Darcy Faylor, who won in 2009 with her script MOODY FIELD, is currently under contract with Grizzly Adams Productions and is presently writing a feature-length script for them. Lizanne Southgate, co-writer of THE TRANSLATOR, which won this year, has been tapped to write a script for Nasser Entertainment. And Daniel S. Elliott, a winner in 2007, is heading into production on his first feature film OUT OF IOWA with Herschel Weingrod, writer of films such as SPACE JAM and KINDERGARTEN COP, set to direct. Additionally, Daniel has a teleplay over at CBS that is showing signs of promise.
One of the more dramatic ongoing successes that the Kairos Prize has seen has been with winner Heather Hughes, who won with her script COINCIDENTAL MIRACLES in 2006 and returned with HABIT FORMING this last year with co-writer Kate Wharton as a finalist. Immediately after winning in 2006, Heather was signed to one of the most powerful talent agencies in Hollywood. Not resting on her laurels, she optioned 2007 Kairos winner SARAH’S GIFT written by Stan Himes. HABIT FORMING, the story of a young, out of control, teenage star who is sequestered in a convent school by studio execs seeking to protect her good-girl image, has been optioned by the Academy Award® nominated director Matthew Diamond and producer Gary Pearl. The writing duo has also been contracted to write an original script for Hallmark, plus a project for country music star Kenny Rogers. And, SARAH’S GIFT, the Kairos script she optioned in 2007, is now being considered by Oprah Winfrey’s Harpo Productions.
“Winning a Kairos Prize still opens doors for me five years later,” Heather reports. “It has been the one contest that continues to support my career through referrals, introductions and getting my script out to producers. I can’t really say that about any other award.”
Little more than a thought six years ago, the Kairos Prizes have rapidly become one of the largest screenwriting competitions of their kind in the U.S. and are clearly fulfilling a need. The reason for this isn’t a mystery when you look at what many studios and production companies are churning out. Increasingly, audiences are turning away from sensationalized films which force audiences to wade through the next house, building or airplane to be blown to bits or stories wrapped in vulgarity-tongued sex, drugs and ultraviolence. The truth of this is underscored within MOVIEGUIDE®‘s Annual Report to the Entertainment Industry, which clearly demonstrates that family valued films do exponentially better at the box office. And. while films such as THE BLIND SIDE and UP provide indisputable proof of this, there is still a great distance to go before many in the industry will understand the vital importance of creating responsible entertainment for a world that has seen too much confused hatred and not enough love.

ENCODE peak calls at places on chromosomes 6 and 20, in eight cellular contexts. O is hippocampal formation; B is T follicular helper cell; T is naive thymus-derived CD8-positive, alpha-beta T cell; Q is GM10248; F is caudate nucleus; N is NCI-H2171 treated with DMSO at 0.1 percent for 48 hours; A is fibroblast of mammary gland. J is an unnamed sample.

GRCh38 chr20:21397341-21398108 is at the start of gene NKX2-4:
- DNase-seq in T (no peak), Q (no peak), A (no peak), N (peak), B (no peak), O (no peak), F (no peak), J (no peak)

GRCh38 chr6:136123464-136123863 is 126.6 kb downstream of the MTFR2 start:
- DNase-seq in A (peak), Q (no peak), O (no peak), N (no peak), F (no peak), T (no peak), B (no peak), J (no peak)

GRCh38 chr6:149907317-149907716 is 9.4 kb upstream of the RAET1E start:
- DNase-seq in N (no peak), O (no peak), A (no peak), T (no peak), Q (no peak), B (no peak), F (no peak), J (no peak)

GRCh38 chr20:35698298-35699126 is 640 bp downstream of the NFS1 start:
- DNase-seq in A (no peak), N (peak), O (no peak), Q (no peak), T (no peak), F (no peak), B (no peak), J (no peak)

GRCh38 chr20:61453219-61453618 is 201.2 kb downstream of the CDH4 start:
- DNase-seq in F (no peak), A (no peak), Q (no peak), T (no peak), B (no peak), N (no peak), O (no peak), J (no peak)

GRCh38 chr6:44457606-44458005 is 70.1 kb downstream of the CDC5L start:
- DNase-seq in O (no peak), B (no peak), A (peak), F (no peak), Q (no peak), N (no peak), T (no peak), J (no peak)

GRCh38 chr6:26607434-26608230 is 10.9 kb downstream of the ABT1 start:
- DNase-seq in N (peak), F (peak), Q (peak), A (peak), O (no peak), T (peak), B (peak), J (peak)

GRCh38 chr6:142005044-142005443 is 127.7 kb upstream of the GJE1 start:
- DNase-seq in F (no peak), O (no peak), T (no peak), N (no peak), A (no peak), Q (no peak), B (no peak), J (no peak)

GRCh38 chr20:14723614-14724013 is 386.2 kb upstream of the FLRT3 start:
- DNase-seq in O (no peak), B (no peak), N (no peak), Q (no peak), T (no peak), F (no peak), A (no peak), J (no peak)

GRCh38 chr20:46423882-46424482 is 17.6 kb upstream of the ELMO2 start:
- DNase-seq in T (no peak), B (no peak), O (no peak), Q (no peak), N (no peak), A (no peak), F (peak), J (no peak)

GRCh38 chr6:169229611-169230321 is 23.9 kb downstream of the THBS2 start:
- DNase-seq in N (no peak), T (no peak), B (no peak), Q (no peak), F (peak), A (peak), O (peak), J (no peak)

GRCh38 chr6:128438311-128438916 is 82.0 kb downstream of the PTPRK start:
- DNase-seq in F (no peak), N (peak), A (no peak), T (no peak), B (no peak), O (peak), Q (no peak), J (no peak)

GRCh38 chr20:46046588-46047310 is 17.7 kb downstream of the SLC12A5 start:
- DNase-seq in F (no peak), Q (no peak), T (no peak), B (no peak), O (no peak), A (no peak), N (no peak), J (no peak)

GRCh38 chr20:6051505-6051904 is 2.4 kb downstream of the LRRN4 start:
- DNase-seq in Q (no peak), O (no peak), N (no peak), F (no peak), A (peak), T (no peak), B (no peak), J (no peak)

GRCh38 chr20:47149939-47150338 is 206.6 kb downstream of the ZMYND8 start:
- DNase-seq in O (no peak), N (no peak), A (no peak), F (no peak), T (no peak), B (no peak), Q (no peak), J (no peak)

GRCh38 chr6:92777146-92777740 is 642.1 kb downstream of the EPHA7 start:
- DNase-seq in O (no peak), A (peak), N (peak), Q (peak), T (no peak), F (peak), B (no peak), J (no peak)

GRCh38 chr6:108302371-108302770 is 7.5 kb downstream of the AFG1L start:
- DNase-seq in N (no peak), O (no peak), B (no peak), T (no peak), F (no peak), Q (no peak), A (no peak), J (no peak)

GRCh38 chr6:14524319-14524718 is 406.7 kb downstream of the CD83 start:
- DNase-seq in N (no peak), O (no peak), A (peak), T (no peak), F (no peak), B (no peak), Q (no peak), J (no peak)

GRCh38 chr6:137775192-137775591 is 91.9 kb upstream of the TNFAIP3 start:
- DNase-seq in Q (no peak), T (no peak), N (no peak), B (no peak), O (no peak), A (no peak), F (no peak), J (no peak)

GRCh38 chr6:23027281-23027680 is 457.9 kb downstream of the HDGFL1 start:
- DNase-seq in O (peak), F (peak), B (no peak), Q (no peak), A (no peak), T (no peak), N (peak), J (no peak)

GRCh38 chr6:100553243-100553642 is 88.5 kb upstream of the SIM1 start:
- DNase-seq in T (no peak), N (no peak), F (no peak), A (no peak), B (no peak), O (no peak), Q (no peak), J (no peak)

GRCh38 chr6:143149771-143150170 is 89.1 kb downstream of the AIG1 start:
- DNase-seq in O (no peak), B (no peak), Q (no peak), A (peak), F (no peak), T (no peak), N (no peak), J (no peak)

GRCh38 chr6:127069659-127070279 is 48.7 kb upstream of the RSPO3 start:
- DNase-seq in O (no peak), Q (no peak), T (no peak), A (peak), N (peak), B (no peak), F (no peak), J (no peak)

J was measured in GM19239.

This truth is not lost on Kairos Prize winners. James Rogers, who won in 2008 with his script STAIRWAYS, is currently working on his PhD, writing An Investigation of the Impact of the U.S. Motion Picture Industry on the Ethics of Screenwriters, Movieguide and Students at Eastern University.
In the world of today, the mass media strongly affects virtually everyone on the planet. Beyond the realms of entertainment, media reaches into the consciousness of societies across the globe, dramatically impacting not only adults, but, more importantly, our children. It impacts lives. It impacts hope. It impacts the very future that we all hold so dear. MOVIEGUIDE® has recognized this for more than 25 years as it seeks to redeem the values of the media and educate audiences on media wisdom, values and character development.
The Kairos Prize Competition may still be in its early years, but it is a great example of real change which encourages the next generation of screenwriters to not only seek creative excellence, but to create responsible scripts that bring truth and integrity to their audiences. And, while time-honored films such as IT’S A WONDERFUL LIFE conjure up memories that may seem long forgotten, a time in which studios seemed to embrace films that resonated with families and actually affirmed and promoted their values, a brighter future may still exist, bringing the next golden age of Hollywood along with it.